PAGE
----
Managing your Bash profiles on Linux

How to use .bash_profile and .bashrc configuration files to manage what happens when your bash shell starts. The snip explains the difference between both files and examples covering each use case. Both files can be used to store variables, aliases, functions, and any code that needs to get executed when the shell starts. Prerequisites include: The expected audience are Linux users who are comfortable with the bash shell. You should have access to a Linux bash shell, regardless of the Linux flavor. The examples in the snip were not tested on macOS machines so they may not work exactly the same for macOS users.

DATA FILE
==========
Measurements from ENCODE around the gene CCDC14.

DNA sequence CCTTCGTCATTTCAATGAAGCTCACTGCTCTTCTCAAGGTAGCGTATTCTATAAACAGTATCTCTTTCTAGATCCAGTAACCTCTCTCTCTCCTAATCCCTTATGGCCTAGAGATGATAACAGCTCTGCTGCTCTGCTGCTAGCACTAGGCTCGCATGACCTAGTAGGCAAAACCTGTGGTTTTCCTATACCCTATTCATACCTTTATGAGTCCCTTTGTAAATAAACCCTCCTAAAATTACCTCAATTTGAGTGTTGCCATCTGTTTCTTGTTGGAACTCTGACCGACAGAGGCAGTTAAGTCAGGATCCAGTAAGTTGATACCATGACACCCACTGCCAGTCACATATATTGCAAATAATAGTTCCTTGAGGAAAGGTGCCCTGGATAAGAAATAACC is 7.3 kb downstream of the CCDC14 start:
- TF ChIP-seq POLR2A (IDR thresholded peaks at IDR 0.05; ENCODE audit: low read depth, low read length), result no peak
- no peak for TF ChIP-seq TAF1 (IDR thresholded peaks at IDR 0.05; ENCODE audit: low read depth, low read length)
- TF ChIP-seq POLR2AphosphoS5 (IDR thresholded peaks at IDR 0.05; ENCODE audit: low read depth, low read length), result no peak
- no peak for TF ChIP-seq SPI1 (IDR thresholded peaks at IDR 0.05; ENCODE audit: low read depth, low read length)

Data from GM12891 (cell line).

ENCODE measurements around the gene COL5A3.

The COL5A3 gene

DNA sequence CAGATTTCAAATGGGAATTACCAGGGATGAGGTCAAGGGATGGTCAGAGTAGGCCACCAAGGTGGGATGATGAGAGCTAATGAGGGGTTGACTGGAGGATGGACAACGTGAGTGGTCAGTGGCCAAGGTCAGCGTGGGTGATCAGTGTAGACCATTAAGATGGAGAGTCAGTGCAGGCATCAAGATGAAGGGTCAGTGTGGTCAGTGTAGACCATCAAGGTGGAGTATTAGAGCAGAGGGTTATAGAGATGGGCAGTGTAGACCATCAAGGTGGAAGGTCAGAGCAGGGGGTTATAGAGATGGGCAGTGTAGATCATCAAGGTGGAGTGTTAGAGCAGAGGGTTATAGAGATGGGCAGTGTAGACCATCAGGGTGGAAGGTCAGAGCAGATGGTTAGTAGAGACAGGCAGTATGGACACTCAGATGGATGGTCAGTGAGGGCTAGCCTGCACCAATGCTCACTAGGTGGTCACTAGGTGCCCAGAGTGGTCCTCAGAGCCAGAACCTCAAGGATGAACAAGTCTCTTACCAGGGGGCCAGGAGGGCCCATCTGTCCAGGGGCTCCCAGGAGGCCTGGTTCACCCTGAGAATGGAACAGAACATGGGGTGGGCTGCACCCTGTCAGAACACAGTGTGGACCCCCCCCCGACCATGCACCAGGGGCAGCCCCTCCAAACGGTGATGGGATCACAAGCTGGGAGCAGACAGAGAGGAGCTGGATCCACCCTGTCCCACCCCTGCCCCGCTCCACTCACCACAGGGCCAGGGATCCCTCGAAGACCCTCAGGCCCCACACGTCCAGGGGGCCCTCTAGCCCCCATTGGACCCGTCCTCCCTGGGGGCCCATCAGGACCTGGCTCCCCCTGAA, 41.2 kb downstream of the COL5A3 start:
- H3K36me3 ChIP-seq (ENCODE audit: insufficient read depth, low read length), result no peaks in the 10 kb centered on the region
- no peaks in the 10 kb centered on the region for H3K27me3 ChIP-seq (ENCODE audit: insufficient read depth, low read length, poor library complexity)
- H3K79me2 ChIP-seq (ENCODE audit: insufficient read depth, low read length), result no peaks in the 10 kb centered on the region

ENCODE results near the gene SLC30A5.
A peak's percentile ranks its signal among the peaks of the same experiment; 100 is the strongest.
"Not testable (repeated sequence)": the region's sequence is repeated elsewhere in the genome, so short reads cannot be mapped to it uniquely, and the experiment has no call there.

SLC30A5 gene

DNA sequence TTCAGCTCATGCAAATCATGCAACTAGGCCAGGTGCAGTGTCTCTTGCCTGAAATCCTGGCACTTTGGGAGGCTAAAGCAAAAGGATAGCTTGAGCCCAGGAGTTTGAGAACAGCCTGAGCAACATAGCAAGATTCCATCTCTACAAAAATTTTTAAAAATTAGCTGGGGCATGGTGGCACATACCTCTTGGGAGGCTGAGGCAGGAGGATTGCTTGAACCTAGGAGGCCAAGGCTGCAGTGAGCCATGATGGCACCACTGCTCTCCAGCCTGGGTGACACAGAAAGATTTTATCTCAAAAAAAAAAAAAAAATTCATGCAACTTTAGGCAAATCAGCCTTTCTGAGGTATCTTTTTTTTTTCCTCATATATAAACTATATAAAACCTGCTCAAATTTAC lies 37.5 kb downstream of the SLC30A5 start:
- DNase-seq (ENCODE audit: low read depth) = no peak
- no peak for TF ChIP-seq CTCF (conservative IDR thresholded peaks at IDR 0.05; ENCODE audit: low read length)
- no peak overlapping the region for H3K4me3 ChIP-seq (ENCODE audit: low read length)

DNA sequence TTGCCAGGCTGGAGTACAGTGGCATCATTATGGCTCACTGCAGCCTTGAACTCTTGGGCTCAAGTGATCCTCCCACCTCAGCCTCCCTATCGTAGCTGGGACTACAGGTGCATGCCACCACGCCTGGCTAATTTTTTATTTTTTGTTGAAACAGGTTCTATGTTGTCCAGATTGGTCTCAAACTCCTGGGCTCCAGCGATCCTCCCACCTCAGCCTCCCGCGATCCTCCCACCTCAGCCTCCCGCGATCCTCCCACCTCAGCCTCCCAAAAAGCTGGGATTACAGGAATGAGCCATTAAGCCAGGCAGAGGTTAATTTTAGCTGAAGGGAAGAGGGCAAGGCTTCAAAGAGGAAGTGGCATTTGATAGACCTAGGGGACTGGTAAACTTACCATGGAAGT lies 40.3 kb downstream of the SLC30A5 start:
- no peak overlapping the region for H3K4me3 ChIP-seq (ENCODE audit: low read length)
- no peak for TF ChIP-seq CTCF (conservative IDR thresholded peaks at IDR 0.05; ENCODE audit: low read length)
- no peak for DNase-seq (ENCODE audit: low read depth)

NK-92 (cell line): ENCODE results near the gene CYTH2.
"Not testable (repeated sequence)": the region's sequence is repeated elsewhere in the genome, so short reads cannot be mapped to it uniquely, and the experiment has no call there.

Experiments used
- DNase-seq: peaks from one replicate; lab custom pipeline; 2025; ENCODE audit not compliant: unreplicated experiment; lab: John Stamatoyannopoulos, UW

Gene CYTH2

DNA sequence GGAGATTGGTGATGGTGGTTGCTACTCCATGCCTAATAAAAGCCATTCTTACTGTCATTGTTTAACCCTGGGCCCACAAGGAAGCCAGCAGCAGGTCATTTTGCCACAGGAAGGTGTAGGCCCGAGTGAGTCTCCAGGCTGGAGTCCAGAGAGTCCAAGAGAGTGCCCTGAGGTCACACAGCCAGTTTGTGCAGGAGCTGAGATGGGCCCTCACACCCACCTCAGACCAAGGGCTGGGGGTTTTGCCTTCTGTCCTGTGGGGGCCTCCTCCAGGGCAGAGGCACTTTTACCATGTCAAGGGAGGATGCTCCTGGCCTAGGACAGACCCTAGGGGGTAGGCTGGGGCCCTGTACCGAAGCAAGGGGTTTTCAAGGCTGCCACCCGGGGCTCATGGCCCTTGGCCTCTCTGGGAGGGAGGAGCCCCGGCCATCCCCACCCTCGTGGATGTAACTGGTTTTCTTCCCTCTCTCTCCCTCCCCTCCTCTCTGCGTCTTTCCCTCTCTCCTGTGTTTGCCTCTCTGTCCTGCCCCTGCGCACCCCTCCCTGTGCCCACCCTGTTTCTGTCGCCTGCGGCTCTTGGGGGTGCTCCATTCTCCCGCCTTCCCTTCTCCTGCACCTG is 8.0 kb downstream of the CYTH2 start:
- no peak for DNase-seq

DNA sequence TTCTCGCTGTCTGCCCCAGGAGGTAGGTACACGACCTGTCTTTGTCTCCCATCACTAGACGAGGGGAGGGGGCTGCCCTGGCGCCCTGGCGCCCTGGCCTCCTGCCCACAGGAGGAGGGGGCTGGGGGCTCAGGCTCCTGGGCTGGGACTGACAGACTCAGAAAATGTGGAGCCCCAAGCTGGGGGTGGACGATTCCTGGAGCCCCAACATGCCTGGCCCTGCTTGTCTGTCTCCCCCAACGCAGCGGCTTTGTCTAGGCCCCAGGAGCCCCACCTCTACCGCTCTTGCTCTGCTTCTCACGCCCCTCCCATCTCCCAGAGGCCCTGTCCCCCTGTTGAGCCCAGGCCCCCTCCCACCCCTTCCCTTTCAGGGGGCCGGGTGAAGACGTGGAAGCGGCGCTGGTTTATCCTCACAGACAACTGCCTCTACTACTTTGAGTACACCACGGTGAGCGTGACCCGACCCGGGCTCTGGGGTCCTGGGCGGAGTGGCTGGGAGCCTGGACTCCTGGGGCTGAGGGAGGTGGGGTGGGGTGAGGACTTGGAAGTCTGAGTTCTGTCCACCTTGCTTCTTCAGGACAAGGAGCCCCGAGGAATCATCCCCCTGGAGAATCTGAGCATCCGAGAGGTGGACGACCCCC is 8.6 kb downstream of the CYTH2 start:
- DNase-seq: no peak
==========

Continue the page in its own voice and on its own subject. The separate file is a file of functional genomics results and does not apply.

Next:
Hello everyone, If you log into your Linux host and drawn LS dash. A to show hidden files. You gotta find that you have a file that is called dot Bash RC another file. It's called either dot profile like this one or the bash underscore profile. So what do those files do and how can you benefit from them? Let's have a look? If I go 2 dot bashrc for example, and I go to the end of the file like this, I can say for example, I will get printed whenever the show starts. Let's save this file and let's see if that, really happens or not. I will log out of my shell. Log in again. Right as you can see here once I logged in. I will have this message. I will get printed whenever the shell starts OK, so once they good for any command that gets written here in block bash RC is gonna get executed whenever the shell starts. So I can for example, set an alias for myself. Let's say that I want this message to get printed. But I wanted to get printed using a shortcut so let's say greet. OK and that shortcut is going to trigger echo Welcome to Linux. OK, now let's me open another shell, and I now have access to this shortcut if I type greet OK. It's going to Welcome to Linux. So I can wear whatever commands or variables that I need to use in my shell by adding them in either the bash RC or 2 dot profile or to bash underscore profile. Let's have another example. Let's say that I want to variable that will be available to be throughout my session. So I can say my name equals a moment like this, let me open a new shell. And if I top echo my name. So I can add that to a script for example, or a command like. Like this so as you can see you can add whatever commands aliases functions or variables that you want to be available to you within your session through either. Dash RC or the profile, and sometimes it is named. Dot dash underscore profile. But there is a difference between both files. Let's say if I open another shell here like this and type. Echo dollar sign my name Gonna have my name that is because the bashRC is going to get executed whenever the login shell starts or any subsequent or child shell. But The BashRC script file works in a different way it only gets executed when the first session or as it's called the login shell is started so if I go to dot profile. This is going to be printed in the login shell only. Thanks, it. Got my exit from all my subshells an exit from the whole session. And log in again to mom next host this is called the login shell OK. This is going to be printed in the login shell only has been printed if I open another shell like this. It's not going to print it another one. It won't get printed. And well I do have access to the variable that has been specified in dot dash RC if I added a variable here like for example. OK then this is going to be only available to my login shell, so let's logout login. OK, if I hit enter I'm going to have the correct phrase. My name is Ahmed and I work as a dev OPS. Engineer was if I open another shell, which is the exact same command. I'm going to have only my name my name is Ahmed. I work as and the variable is empty that is because. It has been defined in the dot profile and our profile works only in the login. Shell and not in child or subsequent shells. I hope you enjoyed this snip. Thank you for watching.